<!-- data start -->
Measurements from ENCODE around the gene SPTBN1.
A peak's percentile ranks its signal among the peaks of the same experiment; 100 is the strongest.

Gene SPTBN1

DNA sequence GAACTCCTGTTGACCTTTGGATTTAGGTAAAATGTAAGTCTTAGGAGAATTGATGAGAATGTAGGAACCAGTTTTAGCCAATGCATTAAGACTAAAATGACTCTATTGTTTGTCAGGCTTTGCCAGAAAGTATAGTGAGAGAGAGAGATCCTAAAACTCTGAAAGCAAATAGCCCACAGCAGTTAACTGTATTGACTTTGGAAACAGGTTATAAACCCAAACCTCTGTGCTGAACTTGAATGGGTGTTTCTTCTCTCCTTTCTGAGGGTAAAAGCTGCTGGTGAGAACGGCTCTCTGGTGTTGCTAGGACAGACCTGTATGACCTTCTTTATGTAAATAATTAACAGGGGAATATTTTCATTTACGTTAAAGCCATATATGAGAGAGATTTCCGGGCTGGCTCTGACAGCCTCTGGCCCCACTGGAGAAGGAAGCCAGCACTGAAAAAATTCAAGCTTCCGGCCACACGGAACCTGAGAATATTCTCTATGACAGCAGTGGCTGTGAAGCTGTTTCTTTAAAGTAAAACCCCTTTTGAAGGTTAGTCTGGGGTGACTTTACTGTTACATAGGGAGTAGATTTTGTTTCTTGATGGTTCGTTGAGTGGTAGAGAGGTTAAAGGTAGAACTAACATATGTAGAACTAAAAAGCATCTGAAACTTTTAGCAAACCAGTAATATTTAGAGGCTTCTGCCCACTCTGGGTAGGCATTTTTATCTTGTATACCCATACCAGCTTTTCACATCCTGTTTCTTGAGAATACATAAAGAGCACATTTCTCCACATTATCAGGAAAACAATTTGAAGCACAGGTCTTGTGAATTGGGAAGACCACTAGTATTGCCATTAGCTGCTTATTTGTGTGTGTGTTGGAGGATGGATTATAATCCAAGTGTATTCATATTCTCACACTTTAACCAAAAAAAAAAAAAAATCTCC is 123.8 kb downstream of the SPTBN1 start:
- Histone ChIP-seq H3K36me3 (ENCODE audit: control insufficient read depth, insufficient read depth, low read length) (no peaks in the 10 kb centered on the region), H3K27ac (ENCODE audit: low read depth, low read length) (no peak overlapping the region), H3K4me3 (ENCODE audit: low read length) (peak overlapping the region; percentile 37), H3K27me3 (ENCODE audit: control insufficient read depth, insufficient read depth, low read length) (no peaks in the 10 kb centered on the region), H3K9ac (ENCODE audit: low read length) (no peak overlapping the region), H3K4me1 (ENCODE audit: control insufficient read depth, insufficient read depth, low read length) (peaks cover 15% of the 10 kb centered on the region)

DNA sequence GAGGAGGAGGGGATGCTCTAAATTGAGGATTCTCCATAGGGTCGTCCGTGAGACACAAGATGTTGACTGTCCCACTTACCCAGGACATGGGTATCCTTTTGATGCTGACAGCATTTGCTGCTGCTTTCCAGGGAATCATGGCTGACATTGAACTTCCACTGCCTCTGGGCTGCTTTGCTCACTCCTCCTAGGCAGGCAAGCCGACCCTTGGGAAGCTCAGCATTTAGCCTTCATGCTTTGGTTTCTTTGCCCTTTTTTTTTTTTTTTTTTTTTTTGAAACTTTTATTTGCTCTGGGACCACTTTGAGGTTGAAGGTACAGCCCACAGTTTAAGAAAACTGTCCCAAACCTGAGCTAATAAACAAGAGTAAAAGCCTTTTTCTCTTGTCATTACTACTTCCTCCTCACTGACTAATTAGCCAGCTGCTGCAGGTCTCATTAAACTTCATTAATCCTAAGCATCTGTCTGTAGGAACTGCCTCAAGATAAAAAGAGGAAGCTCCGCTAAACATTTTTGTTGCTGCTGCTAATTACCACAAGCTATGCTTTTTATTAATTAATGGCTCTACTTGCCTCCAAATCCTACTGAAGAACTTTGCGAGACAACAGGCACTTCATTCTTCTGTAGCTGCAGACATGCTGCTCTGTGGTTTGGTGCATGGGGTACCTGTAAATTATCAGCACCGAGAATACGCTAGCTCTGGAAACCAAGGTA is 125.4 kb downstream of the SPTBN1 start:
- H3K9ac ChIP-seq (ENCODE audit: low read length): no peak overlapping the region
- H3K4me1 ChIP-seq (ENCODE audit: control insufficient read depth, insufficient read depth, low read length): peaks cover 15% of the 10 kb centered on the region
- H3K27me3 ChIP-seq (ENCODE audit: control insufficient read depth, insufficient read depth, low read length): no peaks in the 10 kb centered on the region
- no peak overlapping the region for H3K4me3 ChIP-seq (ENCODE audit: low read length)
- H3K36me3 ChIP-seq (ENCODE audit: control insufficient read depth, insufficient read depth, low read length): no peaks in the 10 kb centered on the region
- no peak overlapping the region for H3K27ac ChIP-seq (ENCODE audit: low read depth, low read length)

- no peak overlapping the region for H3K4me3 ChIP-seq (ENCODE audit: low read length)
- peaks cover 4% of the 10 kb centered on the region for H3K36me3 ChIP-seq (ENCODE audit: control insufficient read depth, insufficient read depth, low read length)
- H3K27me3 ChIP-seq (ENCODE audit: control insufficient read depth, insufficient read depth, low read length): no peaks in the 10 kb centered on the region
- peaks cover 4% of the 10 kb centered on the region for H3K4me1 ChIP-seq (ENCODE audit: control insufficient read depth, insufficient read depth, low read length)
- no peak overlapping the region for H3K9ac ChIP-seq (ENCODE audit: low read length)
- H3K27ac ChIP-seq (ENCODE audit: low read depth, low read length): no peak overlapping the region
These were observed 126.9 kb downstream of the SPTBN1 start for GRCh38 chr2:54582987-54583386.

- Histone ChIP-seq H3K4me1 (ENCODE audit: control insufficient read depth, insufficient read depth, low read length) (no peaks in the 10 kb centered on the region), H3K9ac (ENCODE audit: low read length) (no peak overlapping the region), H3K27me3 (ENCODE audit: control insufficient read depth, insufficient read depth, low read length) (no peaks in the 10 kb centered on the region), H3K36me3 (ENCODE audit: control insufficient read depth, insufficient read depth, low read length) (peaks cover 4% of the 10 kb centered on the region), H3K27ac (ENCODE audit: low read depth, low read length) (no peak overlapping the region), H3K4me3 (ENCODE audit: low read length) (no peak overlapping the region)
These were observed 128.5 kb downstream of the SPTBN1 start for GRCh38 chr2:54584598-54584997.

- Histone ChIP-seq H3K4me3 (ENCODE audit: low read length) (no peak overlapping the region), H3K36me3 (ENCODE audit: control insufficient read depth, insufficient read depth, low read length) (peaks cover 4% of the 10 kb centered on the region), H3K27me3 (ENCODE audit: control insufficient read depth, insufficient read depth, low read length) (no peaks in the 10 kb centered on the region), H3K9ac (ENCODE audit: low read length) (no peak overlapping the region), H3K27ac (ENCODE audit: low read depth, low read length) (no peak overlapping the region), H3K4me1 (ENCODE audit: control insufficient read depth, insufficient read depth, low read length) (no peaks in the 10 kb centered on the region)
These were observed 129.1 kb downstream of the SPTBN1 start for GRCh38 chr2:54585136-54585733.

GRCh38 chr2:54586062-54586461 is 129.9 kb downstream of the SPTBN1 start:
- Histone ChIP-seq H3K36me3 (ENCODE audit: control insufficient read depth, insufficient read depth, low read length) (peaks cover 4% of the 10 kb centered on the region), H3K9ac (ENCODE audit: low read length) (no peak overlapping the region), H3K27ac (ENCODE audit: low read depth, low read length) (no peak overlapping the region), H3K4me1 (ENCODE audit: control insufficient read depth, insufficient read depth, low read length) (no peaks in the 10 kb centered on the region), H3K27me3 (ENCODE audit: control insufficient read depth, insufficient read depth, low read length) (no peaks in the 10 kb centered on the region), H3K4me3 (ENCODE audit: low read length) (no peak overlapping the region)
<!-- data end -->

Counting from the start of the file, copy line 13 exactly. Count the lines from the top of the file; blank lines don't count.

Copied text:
- no peak overlapping the region for H3K4me3 ChIP-seq (ENCODE audit: low read length)